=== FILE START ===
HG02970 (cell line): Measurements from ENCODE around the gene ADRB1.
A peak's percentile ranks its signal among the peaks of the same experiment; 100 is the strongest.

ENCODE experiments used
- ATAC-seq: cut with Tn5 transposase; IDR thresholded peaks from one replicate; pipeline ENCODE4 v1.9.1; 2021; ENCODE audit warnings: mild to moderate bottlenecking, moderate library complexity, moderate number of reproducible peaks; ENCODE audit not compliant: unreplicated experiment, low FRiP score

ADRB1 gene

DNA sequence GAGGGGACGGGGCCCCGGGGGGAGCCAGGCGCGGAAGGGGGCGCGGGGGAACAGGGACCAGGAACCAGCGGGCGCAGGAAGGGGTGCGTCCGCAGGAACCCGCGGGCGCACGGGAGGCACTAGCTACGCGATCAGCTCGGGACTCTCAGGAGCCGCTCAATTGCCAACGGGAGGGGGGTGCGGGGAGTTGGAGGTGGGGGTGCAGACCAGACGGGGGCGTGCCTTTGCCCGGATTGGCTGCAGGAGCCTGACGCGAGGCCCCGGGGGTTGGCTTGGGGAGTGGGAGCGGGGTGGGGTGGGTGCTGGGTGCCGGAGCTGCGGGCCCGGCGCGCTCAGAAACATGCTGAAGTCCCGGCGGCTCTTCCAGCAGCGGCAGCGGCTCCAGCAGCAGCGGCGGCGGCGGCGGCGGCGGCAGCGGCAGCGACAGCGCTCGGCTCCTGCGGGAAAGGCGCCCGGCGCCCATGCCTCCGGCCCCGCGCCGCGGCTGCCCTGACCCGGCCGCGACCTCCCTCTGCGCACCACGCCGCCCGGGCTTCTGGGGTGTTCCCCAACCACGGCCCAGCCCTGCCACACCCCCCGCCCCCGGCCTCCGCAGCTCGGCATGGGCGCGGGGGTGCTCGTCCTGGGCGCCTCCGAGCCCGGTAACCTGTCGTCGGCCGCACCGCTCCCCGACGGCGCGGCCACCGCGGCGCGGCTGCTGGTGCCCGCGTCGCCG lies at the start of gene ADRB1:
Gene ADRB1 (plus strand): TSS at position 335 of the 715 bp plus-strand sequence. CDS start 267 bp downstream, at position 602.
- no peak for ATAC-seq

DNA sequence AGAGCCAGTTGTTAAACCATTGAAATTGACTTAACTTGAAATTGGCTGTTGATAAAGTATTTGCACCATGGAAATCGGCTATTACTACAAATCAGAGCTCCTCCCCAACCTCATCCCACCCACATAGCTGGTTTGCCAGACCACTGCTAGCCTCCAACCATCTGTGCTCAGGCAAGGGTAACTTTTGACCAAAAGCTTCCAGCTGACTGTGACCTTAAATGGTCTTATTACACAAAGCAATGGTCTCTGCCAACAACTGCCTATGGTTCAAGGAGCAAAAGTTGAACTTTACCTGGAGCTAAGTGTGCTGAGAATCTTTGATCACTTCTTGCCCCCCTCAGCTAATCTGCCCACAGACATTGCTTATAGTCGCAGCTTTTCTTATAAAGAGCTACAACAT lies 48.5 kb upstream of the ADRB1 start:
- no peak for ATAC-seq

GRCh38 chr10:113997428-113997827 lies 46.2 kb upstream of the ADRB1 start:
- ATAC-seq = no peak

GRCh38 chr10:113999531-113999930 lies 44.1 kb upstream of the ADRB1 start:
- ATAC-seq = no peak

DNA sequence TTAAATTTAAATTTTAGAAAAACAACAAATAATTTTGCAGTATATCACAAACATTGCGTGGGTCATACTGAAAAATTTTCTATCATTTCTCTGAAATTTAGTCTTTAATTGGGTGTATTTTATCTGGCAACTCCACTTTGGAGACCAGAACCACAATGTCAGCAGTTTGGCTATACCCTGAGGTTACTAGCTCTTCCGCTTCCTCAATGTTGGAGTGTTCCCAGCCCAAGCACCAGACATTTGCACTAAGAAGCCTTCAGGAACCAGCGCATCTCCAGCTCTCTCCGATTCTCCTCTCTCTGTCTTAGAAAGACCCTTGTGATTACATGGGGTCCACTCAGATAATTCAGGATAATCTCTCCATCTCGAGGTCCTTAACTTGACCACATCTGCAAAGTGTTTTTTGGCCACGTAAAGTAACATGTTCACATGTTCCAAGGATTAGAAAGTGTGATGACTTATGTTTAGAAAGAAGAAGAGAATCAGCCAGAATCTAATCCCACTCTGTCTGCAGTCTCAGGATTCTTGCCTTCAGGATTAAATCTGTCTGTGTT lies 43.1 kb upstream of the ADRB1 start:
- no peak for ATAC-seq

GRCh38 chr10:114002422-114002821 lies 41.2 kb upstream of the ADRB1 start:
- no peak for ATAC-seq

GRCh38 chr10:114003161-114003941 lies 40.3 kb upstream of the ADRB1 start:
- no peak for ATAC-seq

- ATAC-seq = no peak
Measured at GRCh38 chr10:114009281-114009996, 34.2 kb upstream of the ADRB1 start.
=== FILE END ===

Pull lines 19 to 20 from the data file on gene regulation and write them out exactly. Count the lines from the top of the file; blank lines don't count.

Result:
GRCh38 chr10:114003161-114003941 lies 40.3 kb upstream of the ADRB1 start:
- no peak for ATAC-seq